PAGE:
If you believe in the China story longer term like I do, I think it's better to start a business in China than in somewhat troubled countries like the US and the UK at the moment. The question is, if 张欣 would have started her company SOHO in Detroit rather than Beijing, would it have achieved the same success as it has today? Some industries like fast moving consumer goods, tourism, pharma etc should still have plenty of opportunities in China over the next few decades.

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realmayo

Well, a bubble is something that bursts and leaves people who invested in it sad. So I suppose one question is whether people who are learning Chinese now will be disappointed when (if) they reach a high standard of Chinese and start to look around for jobs. Are they studying on a false premise? Against that, I wouldn't have thought a graduate in Chinese language is any worse off than a graduate who's just completed a history or English degree or indeed, as you suggest, worse than someone who has learned say Portuguese. In my experience it's not the people learning Chinese who are guilty of thinking it's a guaranteed route to riches, but people who discover you can speak a bit and start making those assumptions. Anyhow, I think that if all the predictions of China being the next superpower are correct, then learning Chinese to a decent level is a super-smart thing for anyone to do. But, I don't thing those predictions of China being the next superpower are correct.

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imron
I feel that the recent interest in Chinese education outside of China is a bubble. I see immersion programs popping up everywhere and people saying how important Mandarin will be in the future.
How do you define recent? It's been going on at least as long as I've been learning Chinese (10+ years), and probably quite a bit before that as well (only I never really paid attention to it before then).

Luckily I'm not learning it because of the career prospects it will afford :P

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roddy

It's all a bit meaningless if you haven't got any numbers - it might be expanding rapidly, but from such a small base I'm not convinced we're actually talking about that many actual people yet.

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Shelley

Hi ya,

Your lengthy post makes me think you have given it a lot of thought. I am not sure if you feel it is a waste of time to learn chinese or that it just won't be as useful as the trends suggest. I am one of the ones learning for pleasure. I don't feel that learning anything needs a purpose. I was amused at your last statement of point 2. "you can just hire translators" if people don't learn chinse or english there will not be any translators :) In answer to your last question "will chinese be useful int the future?" my reply is: Does it matter? No I think not. It is enjoyable for those of us who enjoy it for a hobby and needed for those whose lives require it.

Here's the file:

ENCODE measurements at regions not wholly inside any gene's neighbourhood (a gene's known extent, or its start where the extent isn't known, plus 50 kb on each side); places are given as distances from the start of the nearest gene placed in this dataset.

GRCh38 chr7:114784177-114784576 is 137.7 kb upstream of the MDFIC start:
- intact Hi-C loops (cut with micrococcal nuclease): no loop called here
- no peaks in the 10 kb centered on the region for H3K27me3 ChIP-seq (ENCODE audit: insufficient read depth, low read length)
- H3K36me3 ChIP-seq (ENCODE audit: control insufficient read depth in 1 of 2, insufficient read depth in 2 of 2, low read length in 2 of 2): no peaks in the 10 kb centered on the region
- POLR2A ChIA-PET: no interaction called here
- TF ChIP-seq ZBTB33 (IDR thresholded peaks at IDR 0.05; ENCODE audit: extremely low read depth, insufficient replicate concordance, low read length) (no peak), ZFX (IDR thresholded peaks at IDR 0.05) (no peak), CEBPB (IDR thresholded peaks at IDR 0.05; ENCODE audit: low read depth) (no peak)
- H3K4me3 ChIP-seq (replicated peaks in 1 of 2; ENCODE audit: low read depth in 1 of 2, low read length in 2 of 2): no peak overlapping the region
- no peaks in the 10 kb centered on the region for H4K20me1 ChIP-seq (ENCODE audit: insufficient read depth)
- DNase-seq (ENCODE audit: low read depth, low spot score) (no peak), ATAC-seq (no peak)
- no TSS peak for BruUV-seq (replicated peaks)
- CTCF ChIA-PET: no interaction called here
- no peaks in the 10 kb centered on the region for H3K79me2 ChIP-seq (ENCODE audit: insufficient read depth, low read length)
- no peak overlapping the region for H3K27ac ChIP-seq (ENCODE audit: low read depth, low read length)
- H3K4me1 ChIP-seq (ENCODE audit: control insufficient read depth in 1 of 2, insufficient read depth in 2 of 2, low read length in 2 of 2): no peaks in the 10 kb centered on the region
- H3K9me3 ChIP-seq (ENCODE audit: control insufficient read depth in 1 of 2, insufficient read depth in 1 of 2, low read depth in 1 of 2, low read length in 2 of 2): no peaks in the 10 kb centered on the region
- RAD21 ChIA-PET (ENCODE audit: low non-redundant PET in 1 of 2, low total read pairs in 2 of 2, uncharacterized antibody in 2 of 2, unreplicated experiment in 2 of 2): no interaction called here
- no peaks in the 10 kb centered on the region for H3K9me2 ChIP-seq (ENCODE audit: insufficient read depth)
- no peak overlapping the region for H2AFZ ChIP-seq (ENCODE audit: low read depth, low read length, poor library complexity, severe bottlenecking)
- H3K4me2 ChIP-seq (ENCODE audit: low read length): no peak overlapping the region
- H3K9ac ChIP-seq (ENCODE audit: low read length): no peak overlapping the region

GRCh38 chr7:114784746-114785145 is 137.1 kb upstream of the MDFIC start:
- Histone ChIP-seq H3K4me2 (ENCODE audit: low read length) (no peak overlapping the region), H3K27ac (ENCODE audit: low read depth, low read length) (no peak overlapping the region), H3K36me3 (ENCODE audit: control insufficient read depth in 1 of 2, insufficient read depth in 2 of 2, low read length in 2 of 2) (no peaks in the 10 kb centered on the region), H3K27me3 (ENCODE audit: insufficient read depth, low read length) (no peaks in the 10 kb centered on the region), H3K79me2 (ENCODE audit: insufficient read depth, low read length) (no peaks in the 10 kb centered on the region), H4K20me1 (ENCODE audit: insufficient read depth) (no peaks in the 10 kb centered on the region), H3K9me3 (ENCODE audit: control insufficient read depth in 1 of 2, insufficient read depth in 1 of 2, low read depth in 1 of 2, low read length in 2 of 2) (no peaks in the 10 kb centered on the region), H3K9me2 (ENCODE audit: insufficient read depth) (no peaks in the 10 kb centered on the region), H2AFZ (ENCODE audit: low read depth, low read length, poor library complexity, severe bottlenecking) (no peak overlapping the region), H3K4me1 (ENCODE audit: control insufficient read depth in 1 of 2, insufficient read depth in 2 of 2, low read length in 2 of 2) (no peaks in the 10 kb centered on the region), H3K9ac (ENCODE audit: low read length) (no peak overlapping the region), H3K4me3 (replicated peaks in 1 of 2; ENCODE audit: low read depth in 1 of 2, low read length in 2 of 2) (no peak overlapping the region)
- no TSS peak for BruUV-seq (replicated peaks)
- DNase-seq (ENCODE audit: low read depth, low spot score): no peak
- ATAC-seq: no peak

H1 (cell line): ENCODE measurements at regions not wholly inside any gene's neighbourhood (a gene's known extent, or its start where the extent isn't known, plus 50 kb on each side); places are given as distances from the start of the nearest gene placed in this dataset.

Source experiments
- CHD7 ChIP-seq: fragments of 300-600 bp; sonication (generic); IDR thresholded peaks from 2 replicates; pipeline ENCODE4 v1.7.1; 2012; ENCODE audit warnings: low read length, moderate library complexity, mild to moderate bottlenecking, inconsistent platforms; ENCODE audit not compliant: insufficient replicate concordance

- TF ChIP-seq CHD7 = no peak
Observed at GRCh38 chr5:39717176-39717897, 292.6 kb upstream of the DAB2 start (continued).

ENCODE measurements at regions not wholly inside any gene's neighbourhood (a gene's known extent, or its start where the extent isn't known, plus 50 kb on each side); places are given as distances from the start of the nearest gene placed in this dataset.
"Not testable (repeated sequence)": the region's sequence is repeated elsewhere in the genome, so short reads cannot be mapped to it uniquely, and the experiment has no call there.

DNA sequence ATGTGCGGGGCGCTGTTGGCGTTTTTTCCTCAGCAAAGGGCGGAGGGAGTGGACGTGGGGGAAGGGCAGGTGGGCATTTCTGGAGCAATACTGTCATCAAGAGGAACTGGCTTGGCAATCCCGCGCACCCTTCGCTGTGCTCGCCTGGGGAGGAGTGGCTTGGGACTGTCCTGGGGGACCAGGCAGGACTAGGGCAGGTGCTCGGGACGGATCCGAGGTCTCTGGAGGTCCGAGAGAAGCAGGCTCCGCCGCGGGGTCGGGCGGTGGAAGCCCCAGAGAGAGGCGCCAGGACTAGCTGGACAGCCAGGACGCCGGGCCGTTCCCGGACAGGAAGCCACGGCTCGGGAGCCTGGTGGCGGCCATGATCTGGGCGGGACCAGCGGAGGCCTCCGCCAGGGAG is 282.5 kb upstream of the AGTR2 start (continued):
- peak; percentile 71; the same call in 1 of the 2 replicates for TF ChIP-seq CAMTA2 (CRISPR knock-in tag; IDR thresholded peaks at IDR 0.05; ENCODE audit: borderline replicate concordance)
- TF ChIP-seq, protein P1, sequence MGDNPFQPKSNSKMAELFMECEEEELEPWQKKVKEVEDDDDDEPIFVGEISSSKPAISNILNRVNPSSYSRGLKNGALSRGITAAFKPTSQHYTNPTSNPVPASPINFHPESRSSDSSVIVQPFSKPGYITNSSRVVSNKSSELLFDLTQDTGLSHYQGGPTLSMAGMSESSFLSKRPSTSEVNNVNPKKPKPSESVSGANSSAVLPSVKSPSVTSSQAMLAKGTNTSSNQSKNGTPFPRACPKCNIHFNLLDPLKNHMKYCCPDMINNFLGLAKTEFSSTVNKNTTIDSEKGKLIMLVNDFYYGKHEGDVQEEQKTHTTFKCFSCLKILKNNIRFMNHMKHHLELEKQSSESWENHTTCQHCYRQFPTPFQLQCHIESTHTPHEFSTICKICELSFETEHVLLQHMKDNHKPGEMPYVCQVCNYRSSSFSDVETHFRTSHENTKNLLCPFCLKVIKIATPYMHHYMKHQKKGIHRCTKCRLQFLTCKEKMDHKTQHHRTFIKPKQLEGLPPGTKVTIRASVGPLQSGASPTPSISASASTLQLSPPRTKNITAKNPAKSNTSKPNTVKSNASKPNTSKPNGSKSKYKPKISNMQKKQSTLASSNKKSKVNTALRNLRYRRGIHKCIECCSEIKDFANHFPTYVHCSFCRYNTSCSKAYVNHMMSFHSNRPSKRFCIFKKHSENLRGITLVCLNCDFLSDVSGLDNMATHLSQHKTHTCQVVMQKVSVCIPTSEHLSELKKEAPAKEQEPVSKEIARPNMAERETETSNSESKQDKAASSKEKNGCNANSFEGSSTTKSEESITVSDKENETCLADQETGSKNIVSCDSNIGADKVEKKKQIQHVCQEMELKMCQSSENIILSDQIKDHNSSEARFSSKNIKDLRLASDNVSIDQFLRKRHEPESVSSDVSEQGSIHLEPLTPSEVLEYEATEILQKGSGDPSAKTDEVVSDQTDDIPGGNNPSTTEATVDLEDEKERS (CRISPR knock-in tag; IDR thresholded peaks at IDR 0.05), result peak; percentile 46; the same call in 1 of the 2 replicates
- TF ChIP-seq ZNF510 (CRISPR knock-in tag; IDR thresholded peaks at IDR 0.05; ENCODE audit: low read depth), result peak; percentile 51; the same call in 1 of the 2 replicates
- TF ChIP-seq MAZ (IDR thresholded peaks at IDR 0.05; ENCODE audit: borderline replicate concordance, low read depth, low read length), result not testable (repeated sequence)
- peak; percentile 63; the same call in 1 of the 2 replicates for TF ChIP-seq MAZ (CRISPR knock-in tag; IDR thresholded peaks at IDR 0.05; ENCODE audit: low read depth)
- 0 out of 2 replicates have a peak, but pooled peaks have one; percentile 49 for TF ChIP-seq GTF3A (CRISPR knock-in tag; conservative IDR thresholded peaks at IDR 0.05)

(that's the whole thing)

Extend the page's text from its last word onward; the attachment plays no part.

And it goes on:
I have to ask, why are you learning chinese? Are you learning it because you have to and don't enjoy it. You sound a bit disallusioned with all language learning.

Shelley

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gato
Basically, I don't see an advantage to knowing Chinese, vs any other language such as Spanish, Japanese, French, etc. when you don't plan on living in China and even if you do, your Chinese would have to be superior if your job actually required it.

Advantage for what? English is pretty the only language that carries a definite career benefit when learned as second language. All other languages are better approached as a hobby if you are learning it as a foreign language. Is this hobby a bubble? Probably.

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roddy
Your lengthy post makes me think you have given it a lot of thought.

Makes me think someone's trying to avoid sitting down and doing some actual study . . .

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jkhsu

Thanks for all the replies, let me address some comments:

I find that a lot of young mainland Chinese outside of 北上广深 really prefer to speak Mandarin rather than English.

Yes, I agree. What I meant was if one was outside of China in the USA for example and encounters a Chinese native. Most likely the Chinese native would have better English skills. So they would most likely speak English.

So I suppose one question is whether people who are learning Chinese now will be disappointed when (if) they reach a high standard of Chinese and start to look around for jobs. Are they studying on a false premise?

Honestly, this would have been a better title than a "bubble". That's pretty much what I was asking.

How do you define recent? It's been going on at least as long as I've been learning Chinese (10+ years),

My bad on the confusion. When I said immersion programs, I was talking about US Government sponsored K-12 Chinese immersion programs. Many parents are lining up to get their kids in these programs. Some good links below for background.

http://www.time.com/time/magazine/article/0,9171,1938738,00.html

http://www.yinghuaacademy.org/about/mission-history

Your lengthy post makes me think you have given it a lot of thought. I am not sure if you feel it is a waste of time to learn chinese or that it just won't be as useful as the trends suggest....Are you learning it because you have to and don't enjoy it. You sound a bit disallusioned with all language learning.